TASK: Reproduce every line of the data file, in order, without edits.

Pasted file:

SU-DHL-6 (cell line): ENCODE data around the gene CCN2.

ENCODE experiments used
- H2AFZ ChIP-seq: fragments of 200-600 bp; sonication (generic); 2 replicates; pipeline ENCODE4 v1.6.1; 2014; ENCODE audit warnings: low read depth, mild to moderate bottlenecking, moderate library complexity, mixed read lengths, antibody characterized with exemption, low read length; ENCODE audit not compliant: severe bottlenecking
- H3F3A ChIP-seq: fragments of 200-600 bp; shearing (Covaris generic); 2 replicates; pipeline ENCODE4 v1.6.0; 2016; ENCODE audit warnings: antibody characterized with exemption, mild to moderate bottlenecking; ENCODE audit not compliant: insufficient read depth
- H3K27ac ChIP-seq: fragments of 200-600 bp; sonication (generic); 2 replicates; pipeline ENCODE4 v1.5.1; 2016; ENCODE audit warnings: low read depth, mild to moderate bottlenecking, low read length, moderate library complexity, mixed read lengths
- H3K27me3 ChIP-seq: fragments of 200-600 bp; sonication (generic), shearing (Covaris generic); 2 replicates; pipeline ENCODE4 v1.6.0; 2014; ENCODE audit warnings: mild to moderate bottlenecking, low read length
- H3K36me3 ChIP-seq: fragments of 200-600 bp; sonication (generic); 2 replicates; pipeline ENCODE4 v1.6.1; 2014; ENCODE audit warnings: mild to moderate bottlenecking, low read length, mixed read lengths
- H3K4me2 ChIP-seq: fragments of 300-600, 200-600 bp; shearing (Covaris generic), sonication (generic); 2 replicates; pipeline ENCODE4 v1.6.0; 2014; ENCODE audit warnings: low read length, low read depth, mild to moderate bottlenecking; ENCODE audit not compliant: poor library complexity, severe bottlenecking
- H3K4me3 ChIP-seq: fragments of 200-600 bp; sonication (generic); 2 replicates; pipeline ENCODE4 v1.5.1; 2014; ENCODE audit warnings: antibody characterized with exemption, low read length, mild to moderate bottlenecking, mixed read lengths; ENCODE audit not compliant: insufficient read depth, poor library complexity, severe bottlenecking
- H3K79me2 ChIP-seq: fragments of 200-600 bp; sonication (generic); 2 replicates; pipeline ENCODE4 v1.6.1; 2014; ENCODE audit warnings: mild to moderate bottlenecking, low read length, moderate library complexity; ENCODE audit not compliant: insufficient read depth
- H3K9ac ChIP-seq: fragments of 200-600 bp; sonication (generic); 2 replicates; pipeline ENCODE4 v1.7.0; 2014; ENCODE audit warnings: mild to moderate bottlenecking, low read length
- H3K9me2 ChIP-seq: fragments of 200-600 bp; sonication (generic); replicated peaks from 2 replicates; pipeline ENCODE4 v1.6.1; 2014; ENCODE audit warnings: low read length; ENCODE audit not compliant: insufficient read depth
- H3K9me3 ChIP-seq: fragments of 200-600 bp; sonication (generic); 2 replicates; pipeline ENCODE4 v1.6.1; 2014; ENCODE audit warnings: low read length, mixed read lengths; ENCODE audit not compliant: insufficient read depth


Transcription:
SU-DHL-6 (cell line): ENCODE data around the gene CCN2.

ENCODE experiments used
- H2AFZ ChIP-seq: fragments of 200-600 bp; sonication (generic); 2 replicates; pipeline ENCODE4 v1.6.1; 2014; ENCODE audit warnings: low read depth, mild to moderate bottlenecking, moderate library complexity, mixed read lengths, antibody characterized with exemption, low read length; ENCODE audit not compliant: severe bottlenecking
- H3F3A ChIP-seq: fragments of 200-600 bp; shearing (Covaris generic); 2 replicates; pipeline ENCODE4 v1.6.0; 2016; ENCODE audit warnings: antibody characterized with exemption, mild to moderate bottlenecking; ENCODE audit not compliant: insufficient read depth
- H3K27ac ChIP-seq: fragments of 200-600 bp; sonication (generic); 2 replicates; pipeline ENCODE4 v1.5.1; 2016; ENCODE audit warnings: low read depth, mild to moderate bottlenecking, low read length, moderate library complexity, mixed read lengths
- H3K27me3 ChIP-seq: fragments of 200-600 bp; sonication (generic), shearing (Covaris generic); 2 replicates; pipeline ENCODE4 v1.6.0; 2014; ENCODE audit warnings: mild to moderate bottlenecking, low read length
- H3K36me3 ChIP-seq: fragments of 200-600 bp; sonication (generic); 2 replicates; pipeline ENCODE4 v1.6.1; 2014; ENCODE audit warnings: mild to moderate bottlenecking, low read length, mixed read lengths
- H3K4me2 ChIP-seq: fragments of 300-600, 200-600 bp; shearing (Covaris generic), sonication (generic); 2 replicates; pipeline ENCODE4 v1.6.0; 2014; ENCODE audit warnings: low read length, low read depth, mild to moderate bottlenecking; ENCODE audit not compliant: poor library complexity, severe bottlenecking
- H3K4me3 ChIP-seq: fragments of 200-600 bp; sonication (generic); 2 replicates; pipeline ENCODE4 v1.5.1; 2014; ENCODE audit warnings: antibody characterized with exemption, low read length, mild to moderate bottlenecking, mixed read lengths; ENCODE audit not compliant: insufficient read depth, poor library complexity, severe bottlenecking
- H3K79me2 ChIP-seq: fragments of 200-600 bp; sonication (generic); 2 replicates; pipeline ENCODE4 v1.6.1; 2014; ENCODE audit warnings: mild to moderate bottlenecking, low read length, moderate library complexity; ENCODE audit not compliant: insufficient read depth
- H3K9ac ChIP-seq: fragments of 200-600 bp; sonication (generic); 2 replicates; pipeline ENCODE4 v1.7.0; 2014; ENCODE audit warnings: mild to moderate bottlenecking, low read length
- H3K9me2 ChIP-seq: fragments of 200-600 bp; sonication (generic); replicated peaks from 2 replicates; pipeline ENCODE4 v1.6.1; 2014; ENCODE audit warnings: low read length; ENCODE audit not compliant: insufficient read depth
- H3K9me3 ChIP-seq: fragments of 200-600 bp; sonication (generic); 2 replicates; pipeline ENCODE4 v1.6.1; 2014; ENCODE audit warnings: low read length, mixed read lengths; ENCODE audit not compliant: insufficient read depth